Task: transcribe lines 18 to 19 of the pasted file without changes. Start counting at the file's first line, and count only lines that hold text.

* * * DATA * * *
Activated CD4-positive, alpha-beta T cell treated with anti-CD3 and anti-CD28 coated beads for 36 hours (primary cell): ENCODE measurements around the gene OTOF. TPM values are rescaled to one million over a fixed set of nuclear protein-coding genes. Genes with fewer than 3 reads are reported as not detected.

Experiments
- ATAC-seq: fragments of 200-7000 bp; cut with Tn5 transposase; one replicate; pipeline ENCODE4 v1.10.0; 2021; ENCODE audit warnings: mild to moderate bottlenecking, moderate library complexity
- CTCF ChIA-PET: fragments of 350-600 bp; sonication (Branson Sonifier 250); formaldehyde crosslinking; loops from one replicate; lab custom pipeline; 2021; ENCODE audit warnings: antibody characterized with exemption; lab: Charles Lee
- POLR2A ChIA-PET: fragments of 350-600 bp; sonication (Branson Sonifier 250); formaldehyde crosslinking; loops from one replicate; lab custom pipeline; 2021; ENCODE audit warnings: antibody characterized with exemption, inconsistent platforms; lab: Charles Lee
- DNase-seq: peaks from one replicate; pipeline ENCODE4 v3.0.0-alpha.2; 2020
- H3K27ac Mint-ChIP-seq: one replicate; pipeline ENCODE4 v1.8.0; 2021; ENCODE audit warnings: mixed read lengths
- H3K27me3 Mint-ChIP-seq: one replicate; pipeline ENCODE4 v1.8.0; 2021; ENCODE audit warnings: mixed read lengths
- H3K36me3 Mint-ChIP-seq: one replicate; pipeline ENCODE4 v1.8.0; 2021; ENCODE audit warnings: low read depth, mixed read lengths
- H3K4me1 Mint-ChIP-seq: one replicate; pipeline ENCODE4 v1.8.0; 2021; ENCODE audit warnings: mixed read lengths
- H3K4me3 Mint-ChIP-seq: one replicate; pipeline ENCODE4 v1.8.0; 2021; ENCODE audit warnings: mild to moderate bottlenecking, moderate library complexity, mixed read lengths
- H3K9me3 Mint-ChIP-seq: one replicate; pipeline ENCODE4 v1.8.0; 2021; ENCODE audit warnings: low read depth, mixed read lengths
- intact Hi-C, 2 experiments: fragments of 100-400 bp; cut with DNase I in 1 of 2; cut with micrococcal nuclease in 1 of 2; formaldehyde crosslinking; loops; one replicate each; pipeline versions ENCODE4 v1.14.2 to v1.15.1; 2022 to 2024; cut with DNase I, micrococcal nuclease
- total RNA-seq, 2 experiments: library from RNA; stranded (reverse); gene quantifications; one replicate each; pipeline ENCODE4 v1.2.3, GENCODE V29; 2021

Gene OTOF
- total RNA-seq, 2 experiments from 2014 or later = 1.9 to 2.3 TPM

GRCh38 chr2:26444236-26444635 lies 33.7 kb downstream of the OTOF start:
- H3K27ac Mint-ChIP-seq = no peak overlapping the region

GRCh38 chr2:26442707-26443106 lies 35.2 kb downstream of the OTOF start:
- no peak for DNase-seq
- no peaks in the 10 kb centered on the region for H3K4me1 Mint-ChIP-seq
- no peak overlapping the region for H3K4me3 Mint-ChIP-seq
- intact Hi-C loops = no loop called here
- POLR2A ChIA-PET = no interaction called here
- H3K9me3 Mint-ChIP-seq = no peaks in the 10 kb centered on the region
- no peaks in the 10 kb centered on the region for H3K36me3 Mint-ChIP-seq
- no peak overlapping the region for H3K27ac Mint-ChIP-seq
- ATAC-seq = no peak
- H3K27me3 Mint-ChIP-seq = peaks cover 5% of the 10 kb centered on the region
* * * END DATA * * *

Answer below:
- H3K27ac Mint-ChIP-seq = no peak overlapping the region

GRCh38 chr2:26442707-26443106 lies 35.2 kb downstream of the OTOF start: